After experiencing the euphoria of winning the Basil Spence, knuckling down and ensuring all our thoughts and ideas were captured on our final report was a difficult process to begin. We had the well-known situation of “it’s all in our heads, we just need to draw it”. This week, having each focused on producing a section of the report, I have witnessed it come together into a piece of work I am immensely proud of and that I believe shows our scheme at its best - a place I would love to visit.

 

The shed – a short essay on architecture and society

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📥  Department of Architecture & Civil Engineering, Postgraduate

Think the shed hasn't made its mark on architecture and society? Think again...


Introduction

A large proportion of talk from us researchers is about the value of our research, why it’s cool and how it could help sort out a lot of the world’s big problems. And so we should talk in such a way. But once in a while, it’s refreshing and invigorating to divert our gaze from the lofty questions and terrible predicaments of our age – and seek something new in a familiar design.

In the spirit of one of my literary heroes, Alain de Botton, I shall take you through a short illustrated essay to restore the dignity of that architecturally misunderstood, true friend of humanity – the shed.

What contributions has the shed made to architecture and society? Bob Harvey [CC BY-SA 2.0 (http://creativecommons.org/licenses/by-sa/2.0)], via Wikimedia Commons

What contributions has the shed made to architecture and society?
Bob Harvey [CC BY-SA 2.0 (http://creativecommons.org/licenses/by-sa/2.0)], via Wikimedia Commons

The Oxford English Dictionary's definition of the shed is rather narrow, focussing on the domestic garden or tool-shed...

“A slight structure built for shelter or storage, or for use as a workshop, either attached as a lean-to a permanent building or separate; often with open front or sides.”

… so I shall expand my scope to include warehouses and their ilk, arguably siblings of the domestic shed. Are you ready? Let's begin...


Familiarity

Breeds contempt! The shed has an unfortunate association with either domestic or working drudgery, so it is prudent to remind ourselves that it has been revolutionary in human history. It has enabled us to store our harvests - it would be hard to overstate the influence of this in the development of civilisation. My personal favourite example of this ‘early revolutionary shed’ has to be the Egyptians’ Granary structure in the popular PC game, Age of Empires. I don’t know of its archaeological accuracy, but what a thing of beauty!

Granary of the Egyptian civilisation in the Stone Age, as portrayed in Age of Empires I. Courtesy of Microsoft Studios.

Granary of the Egyptian civilisation in the Stone Age, as portrayed in Age of Empires I. Courtesy of Microsoft Studios.

Our ability to store food in warehouses is still vitally important today. How easy it is to take all this once revolutionary technology for granted today.

Although less true for foodstuffs, much is made of the influence of the digital retail economy’s influence on the urban built environment - its erosion of high streets and town centres. But it’s false to suggest that the web has dispensed with the need for retail buildings altogether. The enormous warehouses belonging to retail giants such as Amazon, Tesco, and notoriously, Sports Direct, are now the physical link in the fiendish process of sourcing and despatching products to and from around the world. Whether you love, loathe or tolerate them, these corporate behemoths who facilitate much of our daily lives with their logistical feats are, at the end of the day, still dependent upon the humble shed.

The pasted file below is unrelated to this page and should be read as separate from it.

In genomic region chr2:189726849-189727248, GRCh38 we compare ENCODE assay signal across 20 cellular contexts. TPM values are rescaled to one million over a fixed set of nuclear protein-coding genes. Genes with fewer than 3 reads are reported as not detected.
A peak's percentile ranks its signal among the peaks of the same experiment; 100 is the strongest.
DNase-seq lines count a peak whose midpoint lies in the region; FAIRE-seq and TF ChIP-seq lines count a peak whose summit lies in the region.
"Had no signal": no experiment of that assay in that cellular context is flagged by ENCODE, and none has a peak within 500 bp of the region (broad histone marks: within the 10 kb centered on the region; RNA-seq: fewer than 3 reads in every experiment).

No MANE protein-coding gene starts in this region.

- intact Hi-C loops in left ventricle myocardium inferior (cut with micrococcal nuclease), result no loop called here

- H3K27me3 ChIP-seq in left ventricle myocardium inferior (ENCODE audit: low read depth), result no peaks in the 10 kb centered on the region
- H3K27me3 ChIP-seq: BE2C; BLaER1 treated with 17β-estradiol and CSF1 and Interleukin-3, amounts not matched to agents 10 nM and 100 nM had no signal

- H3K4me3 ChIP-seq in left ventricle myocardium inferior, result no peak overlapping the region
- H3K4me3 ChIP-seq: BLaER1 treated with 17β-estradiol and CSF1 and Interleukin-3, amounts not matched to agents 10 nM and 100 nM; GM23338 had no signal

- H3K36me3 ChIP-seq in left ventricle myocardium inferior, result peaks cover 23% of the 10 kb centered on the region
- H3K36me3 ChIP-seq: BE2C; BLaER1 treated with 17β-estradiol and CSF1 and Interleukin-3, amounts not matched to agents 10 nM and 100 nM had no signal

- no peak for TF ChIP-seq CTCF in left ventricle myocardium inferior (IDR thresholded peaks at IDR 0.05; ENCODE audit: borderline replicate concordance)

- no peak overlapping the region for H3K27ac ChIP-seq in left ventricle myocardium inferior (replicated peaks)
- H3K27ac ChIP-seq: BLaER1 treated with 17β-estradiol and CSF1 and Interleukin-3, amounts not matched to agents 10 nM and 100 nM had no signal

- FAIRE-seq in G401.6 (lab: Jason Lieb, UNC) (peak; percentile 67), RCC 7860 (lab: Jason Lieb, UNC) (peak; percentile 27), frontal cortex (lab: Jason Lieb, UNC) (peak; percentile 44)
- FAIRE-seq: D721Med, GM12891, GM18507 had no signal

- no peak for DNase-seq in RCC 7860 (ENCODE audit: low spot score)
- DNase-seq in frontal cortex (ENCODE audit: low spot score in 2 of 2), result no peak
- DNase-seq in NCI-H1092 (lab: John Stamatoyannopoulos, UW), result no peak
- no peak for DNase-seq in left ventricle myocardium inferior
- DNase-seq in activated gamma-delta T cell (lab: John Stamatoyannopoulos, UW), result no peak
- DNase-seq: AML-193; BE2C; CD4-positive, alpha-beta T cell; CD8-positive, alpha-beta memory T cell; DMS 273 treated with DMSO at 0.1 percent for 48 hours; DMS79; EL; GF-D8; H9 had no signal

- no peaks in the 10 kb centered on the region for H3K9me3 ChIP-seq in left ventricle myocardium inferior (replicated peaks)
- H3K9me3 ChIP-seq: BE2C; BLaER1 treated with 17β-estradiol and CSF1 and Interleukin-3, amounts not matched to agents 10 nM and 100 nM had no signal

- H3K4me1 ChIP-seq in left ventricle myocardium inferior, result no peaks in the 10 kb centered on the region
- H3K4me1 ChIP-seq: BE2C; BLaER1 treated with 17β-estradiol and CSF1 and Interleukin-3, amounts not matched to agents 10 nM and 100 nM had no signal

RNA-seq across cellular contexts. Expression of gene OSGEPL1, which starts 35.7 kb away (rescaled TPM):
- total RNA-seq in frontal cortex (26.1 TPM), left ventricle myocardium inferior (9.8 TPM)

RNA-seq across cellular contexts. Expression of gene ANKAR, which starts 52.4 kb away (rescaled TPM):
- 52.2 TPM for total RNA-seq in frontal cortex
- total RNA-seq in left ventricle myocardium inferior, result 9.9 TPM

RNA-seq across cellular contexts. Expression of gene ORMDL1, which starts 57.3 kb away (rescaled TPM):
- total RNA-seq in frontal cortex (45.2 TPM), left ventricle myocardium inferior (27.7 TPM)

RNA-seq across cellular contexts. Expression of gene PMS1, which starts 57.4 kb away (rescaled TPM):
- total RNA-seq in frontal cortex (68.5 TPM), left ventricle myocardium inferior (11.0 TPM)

The enormous Sports Direct HQ and warehouse in Shirebrook, Derbyshire, UK.

The enormous Sports Direct HQ and warehouse in Shirebrook, Derbyshire, UK. Ian Paterson [CC BY-SA 2.0 (http://creativecommons.org/licenses/by-sa/2.0)], via Wikimedia Commons


Atmosphere

Many domestic sheds across the land are witness to nothing more remarkable than lawnmowers, long-forgotten trampolines and perhaps the odd model railway set, yet the shed is the prime haven for the discoverer and inventor.

Is it the freedom from distraction, protection from mocking voices or simply convenience has made the domestic shed the place of so much human ingenuity? Whatever its x-factor is, it has been birthplace for a plethora of advances, as diverse as Marie Skłodowska Curie and Pierre Curie’s early experiments on new elements to Sir James Dyson’s invention of the bagless vacuum cleaner.

The inspirational and architectural potential of the shed as resurged in recent years - perhaps by people seeking something lacking in their homes.

Marie Skłodowska Curie and Pierre Curie doing some Nobel-Prize winning work in their shed.

Marie Skłodowska Curie and Pierre Curie doing some Nobel-Prize winning work in their shed.


Aesthetics

Cobwebs and some slightly wonky pine slats are de rigeur for most domestic sheds, whilst numbingly vast sheets of corrugated sheet metal are the look of choice for their industrial brethren. But this has not always been the case, and still is not always so. I shall use counter-examples that I have encountered on my travels in Somerset.

The Tithe Barn in Bradford-on-Avon impresses firstly by scale - it stands 51 metres long and 9.5 metres wide. Venturing inside, it reveals its astonishing craftsmanship – a timber cruck roof, most of which has survived from the 14th century, supported by the buttressed walls of fine limestone. Perhaps such grandeur is unsurprising, as it was built to serve Shaftesbury Abbey in Dorset, at that time the richest nunnery in England. Although I’m glad to see the back of the feudal system it facilitated, surely there is no finer shed then this in the land?